Looking forward to her new album, P.P. showcased her soulful version of 'Different Drum,' a song written by Monkeys' member Mike Nesmith and which was a 1967 hit for the Stone Poneys featuring Linda Ronstadt. But undoubtedly, the biggest cheer of the night erupted at the opening piano arpeggios of 'The First Cut Is The Deepest,' P.P. Arnold's anthemic signature song, which, ironically, went on to become more famous after Rod Stewart and then, later, Sheryl Crow, recorded it.

Now in her sixth decade of performing, P.P. Arnold evidently hasn't lost her mojo yet and here, lighting up the Cheltenham Jazz Festival with a sensational concert, she proved that the old adage "age is just a number" is absolutely true.  




Last Updated on Tuesday, 08 May 2018 06:59


LIVE REVIEW: Kamasi Washington @ Cheltenham Jazz Festival 6/5/2018

Monday, 07 May 2018 13:37 Charles Waring E-mailPrintPDF


Kamasi Washington
is perceived by some as the saviour of contemporary jazz, having seemingly singlehandedly altered the music's commercial fortunes during the last three years; a situation that saw him rise from anonymous sideman to world renowned jazz superstar. Jazz in now hip and in vogue again, thanks to the hirsute, baby-faced, tenor saxophonist from Los Angeles, a benign giant whose sprawling 3-CD debut album, 'The Epic,' set off the music biz equivalent to a tsunami on its release in 2015. Crucially, Washington has helped to bring young people back to jazz, which is essential for the music's survival.

Here, though, in Cheltenham, accompanied by his band, The Next Step, his coming had also attracted some more mature festival goers, intrigued, no doubt, to hear and see what all the fuss is about. Washington didn't disappoint. After a brief fanfare, which then dissolved into momentary dissonance,  Brandon Coleman's percussive piano announced the chords to 'Change Of The Guard,' a searing, frenetic modal jazz number where Washington enunciated an elegant horn melody together with trombonist Ryan Porter and flautist, Ricky Washington (the saxophonist's father), before Coleman embarked on a wild piano solo. Underpinning the horns were Miles Mosley's fast-walking upright bass and the propulsive double drums of Tony Austin and Robert Miller.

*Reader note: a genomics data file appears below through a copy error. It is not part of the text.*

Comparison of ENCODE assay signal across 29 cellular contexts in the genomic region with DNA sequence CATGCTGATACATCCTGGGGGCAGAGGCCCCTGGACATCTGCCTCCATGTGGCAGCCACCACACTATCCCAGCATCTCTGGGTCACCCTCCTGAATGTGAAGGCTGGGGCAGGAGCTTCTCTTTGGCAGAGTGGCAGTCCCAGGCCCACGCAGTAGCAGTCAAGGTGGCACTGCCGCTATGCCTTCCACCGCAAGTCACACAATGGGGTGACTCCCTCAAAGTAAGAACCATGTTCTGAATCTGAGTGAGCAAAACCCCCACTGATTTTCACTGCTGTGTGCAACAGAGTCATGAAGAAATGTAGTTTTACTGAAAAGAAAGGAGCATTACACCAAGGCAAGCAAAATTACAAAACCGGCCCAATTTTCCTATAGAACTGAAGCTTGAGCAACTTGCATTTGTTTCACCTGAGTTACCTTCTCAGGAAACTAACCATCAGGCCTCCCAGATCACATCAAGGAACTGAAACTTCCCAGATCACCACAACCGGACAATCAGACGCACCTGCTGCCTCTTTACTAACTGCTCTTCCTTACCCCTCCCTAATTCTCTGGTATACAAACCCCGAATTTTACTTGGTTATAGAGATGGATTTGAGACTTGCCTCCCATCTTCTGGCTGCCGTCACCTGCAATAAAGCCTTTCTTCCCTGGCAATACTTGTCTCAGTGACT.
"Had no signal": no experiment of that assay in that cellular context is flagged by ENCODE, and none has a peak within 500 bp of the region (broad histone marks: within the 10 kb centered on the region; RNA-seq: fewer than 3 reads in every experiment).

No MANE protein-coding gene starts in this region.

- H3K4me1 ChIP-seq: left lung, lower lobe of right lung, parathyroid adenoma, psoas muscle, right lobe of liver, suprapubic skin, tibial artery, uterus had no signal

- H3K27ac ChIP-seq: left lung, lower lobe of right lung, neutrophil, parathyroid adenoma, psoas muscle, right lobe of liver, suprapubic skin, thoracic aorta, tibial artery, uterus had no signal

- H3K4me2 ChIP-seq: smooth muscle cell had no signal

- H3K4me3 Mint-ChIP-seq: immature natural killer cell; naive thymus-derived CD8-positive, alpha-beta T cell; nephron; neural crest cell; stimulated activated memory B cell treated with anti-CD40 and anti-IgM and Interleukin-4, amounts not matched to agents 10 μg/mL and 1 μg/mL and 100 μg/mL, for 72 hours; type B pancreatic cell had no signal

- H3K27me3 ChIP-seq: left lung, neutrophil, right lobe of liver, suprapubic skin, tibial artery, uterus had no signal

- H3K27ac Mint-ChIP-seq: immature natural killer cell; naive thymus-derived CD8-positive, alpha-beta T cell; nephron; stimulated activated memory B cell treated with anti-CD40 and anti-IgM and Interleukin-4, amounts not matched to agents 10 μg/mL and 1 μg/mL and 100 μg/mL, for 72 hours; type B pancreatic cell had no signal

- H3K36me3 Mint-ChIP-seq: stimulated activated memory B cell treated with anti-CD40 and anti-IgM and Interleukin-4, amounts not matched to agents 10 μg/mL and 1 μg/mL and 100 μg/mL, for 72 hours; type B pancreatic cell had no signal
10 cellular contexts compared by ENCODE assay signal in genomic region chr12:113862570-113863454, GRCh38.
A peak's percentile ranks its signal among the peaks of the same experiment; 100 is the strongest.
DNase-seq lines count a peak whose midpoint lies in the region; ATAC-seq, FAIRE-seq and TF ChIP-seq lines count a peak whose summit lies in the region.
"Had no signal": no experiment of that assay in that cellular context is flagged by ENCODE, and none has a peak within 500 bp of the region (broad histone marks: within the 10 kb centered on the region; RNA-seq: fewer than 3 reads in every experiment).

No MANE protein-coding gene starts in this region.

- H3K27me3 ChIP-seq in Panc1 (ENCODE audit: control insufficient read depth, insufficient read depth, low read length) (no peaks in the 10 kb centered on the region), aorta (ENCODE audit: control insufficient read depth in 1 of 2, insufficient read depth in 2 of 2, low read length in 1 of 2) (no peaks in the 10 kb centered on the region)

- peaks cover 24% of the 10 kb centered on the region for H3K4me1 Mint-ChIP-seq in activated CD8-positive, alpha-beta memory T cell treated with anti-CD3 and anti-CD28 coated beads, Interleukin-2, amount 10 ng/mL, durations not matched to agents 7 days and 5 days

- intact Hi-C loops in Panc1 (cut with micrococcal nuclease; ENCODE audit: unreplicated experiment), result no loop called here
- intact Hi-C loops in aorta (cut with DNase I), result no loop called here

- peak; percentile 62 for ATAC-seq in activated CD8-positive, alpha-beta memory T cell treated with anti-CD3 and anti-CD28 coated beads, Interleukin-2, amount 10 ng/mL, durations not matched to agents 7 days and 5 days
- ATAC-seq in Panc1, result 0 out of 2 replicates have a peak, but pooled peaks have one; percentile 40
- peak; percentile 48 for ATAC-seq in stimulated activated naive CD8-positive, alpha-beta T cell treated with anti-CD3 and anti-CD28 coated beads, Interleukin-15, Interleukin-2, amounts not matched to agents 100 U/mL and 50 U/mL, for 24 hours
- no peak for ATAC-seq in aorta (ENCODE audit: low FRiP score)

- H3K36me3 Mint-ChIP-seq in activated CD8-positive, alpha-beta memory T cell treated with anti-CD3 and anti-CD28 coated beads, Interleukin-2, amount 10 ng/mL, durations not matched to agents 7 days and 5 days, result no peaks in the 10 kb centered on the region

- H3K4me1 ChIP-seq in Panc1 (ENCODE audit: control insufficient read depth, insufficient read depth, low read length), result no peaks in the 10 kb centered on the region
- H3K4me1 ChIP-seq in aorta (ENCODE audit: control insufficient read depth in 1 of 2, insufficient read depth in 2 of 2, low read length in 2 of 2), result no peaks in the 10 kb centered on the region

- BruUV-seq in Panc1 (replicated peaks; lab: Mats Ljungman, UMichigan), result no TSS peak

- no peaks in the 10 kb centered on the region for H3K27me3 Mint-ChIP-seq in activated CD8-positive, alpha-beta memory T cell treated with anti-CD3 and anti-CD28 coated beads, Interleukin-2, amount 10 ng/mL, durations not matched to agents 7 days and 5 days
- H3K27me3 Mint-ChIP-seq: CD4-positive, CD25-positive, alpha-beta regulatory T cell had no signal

The saxophonist premiered a couple of new tunes from his forthcoming album, 'Heaven & Earth' (due for release on June 22nd). The first was 'Fists Of Fury,' Washington's unique interpretation of the soundtrack theme to an old Bruce Lee-starring Kung Fu movie from 1972, with dancer, Patrice Quinn, supplying astral vocals. Ricky Washington contributed a mellifluous flute solo but it was bassist,  Miles Mosley, who really caught the ear. "He plays the upright bass unlike anyone I know on this entire planet," said Kamasi Washington by way of introduction. He wasn't wrong.  His solo, where Mosley initially plucked the bass strings, before bringing out a bow and using various sound effects, was incredible to both watch and hear (it's not hard to see why Mosley is a recording artist in his own right). Equally impressive was another new tune, an elegant Washington original called 'The Space Traveller's Lullaby,' which features full orchestra and choir on the new album, but was presented here in a raw, stripped-down form.

A major highlight, too, was 'Truth,' a blissful meditation  taken from the saxophonist's 'Harmony Of Difference' EP, released last year. Introducing it, Washington said: "You hear us play five melodies at the same time and it's a metaphor for how beautiful the world can be if we all pull together."  Peaceful and positive vibrations flowed from Washington's horn and it was easy to see why's he's become so popular in such a short space of time - not only is his music accessible but also its messages are clear. In a troubled world beset by conflict and divided by hate, his optimism gives us hope of a better world, where differences can be put aside. "Our diversity is not something to be tolerated... but to be celebrated," he said. It was a statement that elicited a loud cheer of approval from the audience, who appeared to share his sentiments. Of course, the world's problems cannot be solved by music, or even musicians, for that matter - though they'd do a better job than the politicians -  but his idealism is laudable, and at least he's trying to make a difference. And I've no doubt that those new to Kamasi Washington will have come away from the concert enlightened by the experience of seeing and hearing him. On this evidence, his gentle charisma is hard to resist.



Last Updated on Wednesday, 09 May 2018 09:44


LIVE REVIEW: Christian McBride Big Band @ Cheltenham Jazz Festival 6/5/2018

Monday, 07 May 2018 13:22 Charles Waring E-mailPrintPDF